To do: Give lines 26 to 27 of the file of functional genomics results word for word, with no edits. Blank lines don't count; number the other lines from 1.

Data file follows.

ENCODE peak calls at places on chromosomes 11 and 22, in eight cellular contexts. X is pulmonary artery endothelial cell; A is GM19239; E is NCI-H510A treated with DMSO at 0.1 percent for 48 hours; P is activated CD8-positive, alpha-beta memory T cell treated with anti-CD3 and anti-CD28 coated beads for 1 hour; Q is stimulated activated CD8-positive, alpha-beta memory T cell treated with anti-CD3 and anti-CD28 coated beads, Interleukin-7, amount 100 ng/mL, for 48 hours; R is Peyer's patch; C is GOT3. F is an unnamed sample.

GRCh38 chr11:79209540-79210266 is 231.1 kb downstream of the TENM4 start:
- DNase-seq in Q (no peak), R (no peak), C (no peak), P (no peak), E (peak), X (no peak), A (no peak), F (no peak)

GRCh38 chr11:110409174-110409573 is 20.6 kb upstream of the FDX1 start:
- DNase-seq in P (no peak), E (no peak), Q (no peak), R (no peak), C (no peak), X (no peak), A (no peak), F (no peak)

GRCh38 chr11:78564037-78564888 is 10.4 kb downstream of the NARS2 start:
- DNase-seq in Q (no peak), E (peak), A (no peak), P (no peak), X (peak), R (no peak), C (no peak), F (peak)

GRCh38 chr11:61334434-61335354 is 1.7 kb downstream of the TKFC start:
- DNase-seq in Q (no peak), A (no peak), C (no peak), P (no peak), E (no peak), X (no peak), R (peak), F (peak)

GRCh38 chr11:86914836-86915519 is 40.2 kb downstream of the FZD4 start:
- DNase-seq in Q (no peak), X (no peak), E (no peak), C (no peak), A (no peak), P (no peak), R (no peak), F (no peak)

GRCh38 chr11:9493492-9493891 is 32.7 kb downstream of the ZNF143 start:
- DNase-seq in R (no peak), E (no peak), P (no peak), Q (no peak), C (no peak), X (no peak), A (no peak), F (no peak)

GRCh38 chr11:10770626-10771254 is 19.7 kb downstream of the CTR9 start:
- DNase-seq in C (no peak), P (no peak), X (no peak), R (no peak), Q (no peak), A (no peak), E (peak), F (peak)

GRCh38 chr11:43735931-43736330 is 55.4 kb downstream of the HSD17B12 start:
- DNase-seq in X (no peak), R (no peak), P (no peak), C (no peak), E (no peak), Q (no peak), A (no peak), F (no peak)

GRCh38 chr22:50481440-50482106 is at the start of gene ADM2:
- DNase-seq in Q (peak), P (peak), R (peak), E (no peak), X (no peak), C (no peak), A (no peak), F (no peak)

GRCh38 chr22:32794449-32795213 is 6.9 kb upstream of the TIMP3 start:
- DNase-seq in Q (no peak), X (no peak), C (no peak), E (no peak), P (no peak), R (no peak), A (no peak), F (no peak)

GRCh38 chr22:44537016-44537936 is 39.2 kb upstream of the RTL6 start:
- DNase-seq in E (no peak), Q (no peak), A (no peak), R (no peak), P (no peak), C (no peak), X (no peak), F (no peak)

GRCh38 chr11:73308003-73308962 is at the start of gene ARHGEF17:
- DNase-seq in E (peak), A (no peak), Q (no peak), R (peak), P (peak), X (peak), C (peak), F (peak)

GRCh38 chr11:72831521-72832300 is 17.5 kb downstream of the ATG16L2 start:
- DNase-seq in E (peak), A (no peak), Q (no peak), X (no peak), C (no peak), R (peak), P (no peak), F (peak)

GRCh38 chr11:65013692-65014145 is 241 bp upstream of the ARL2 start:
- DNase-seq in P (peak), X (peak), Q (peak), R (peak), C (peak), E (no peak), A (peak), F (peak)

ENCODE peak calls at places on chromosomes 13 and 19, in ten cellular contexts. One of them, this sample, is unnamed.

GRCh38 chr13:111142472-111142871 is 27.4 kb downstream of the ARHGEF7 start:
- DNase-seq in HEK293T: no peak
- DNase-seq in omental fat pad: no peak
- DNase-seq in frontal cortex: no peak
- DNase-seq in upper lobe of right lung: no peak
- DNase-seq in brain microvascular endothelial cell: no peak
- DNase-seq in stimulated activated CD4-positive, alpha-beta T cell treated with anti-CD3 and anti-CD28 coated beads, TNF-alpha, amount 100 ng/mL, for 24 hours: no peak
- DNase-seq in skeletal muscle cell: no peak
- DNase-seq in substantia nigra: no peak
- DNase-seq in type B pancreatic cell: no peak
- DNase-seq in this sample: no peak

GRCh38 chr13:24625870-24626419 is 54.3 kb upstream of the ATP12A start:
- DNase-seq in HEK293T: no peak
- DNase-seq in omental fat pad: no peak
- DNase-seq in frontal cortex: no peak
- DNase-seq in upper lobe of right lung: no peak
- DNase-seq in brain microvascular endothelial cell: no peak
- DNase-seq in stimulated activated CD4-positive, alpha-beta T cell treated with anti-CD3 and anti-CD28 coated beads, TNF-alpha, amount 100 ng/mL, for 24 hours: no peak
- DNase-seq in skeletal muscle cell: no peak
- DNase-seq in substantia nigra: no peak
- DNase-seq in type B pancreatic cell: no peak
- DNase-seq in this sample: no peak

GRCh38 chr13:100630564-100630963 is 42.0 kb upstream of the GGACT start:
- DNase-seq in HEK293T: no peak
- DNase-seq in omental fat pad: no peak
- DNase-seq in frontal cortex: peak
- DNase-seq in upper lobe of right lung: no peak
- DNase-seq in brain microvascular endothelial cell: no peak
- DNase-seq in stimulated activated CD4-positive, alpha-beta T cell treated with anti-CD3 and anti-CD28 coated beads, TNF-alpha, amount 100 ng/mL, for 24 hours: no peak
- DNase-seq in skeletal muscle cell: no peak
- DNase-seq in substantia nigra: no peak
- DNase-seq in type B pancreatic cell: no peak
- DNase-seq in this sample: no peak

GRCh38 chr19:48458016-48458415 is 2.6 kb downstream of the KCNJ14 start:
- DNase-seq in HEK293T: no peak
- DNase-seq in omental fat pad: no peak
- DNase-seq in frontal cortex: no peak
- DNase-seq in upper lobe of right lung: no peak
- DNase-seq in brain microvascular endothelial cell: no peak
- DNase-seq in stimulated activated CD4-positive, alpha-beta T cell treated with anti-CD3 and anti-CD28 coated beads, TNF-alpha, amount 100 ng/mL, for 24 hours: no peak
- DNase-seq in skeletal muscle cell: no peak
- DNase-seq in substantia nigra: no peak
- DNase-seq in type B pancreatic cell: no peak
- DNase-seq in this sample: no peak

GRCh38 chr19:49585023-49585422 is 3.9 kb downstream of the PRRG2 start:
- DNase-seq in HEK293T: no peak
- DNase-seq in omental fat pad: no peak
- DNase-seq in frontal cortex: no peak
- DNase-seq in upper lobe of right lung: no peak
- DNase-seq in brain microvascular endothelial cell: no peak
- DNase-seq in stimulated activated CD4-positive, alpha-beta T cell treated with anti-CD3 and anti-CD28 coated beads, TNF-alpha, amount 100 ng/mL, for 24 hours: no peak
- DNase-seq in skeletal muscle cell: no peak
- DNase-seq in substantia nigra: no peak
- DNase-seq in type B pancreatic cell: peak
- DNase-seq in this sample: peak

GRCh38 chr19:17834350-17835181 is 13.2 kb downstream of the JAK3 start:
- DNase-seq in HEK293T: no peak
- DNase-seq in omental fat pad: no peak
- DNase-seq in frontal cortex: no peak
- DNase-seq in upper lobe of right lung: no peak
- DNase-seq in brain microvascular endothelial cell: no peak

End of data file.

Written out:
GRCh38 chr11:72831521-72832300 is 17.5 kb downstream of the ATG16L2 start:
- DNase-seq in E (peak), A (no peak), Q (no peak), X (no peak), C (no peak), R (peak), P (no peak), F (peak)